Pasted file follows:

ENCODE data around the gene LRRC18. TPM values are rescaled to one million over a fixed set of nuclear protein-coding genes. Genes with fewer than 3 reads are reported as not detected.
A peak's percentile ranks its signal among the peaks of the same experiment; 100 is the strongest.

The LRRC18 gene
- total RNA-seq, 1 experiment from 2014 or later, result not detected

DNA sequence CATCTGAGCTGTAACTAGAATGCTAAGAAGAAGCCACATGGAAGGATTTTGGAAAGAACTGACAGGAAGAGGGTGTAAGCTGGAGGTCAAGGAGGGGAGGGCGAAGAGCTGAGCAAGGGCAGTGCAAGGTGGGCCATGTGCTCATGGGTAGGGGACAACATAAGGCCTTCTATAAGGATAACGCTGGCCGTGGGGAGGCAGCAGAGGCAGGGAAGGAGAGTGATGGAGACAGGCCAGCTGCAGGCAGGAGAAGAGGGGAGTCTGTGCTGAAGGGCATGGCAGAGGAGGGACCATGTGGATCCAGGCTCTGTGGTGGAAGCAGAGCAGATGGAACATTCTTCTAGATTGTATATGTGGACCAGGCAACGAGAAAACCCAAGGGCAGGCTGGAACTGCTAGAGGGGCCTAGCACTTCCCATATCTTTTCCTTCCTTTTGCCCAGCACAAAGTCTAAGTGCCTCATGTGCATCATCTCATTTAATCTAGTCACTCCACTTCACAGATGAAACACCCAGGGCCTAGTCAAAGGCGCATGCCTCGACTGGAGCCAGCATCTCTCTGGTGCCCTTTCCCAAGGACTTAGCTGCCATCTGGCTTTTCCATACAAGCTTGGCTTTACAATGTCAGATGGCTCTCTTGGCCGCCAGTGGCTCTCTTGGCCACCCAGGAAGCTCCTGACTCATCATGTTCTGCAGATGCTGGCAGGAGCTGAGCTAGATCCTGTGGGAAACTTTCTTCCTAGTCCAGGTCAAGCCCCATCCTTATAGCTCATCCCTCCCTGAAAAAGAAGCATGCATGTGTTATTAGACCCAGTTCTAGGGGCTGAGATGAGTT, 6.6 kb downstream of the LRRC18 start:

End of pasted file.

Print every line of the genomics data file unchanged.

ENCODE data around the gene LRRC18. TPM values are rescaled to one million over a fixed set of nuclear protein-coding genes. Genes with fewer than 3 reads are reported as not detected.
A peak's percentile ranks its signal among the peaks of the same experiment; 100 is the strongest.

The LRRC18 gene
- total RNA-seq, 1 experiment from 2014 or later, result not detected

DNA sequence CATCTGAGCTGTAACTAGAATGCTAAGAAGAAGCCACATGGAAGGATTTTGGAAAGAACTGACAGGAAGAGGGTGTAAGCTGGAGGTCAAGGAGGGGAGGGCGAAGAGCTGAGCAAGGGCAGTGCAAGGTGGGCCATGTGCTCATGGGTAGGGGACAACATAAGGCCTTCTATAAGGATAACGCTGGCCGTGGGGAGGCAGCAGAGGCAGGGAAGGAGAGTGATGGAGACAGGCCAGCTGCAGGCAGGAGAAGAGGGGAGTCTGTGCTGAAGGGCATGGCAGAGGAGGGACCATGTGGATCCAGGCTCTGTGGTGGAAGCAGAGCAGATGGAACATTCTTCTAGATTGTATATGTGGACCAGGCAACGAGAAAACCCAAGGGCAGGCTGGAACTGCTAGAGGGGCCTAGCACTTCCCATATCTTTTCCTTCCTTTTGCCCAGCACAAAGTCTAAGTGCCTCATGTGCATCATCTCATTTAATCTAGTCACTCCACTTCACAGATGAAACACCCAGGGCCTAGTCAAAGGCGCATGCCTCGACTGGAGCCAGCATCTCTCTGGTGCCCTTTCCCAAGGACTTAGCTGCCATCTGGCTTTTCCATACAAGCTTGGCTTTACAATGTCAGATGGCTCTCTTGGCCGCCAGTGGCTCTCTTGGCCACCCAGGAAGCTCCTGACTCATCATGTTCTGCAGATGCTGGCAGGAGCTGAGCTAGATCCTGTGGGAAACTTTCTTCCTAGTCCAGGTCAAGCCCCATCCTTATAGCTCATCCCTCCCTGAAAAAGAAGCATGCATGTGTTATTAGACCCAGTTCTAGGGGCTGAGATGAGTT, 6.6 kb downstream of the LRRC18 start: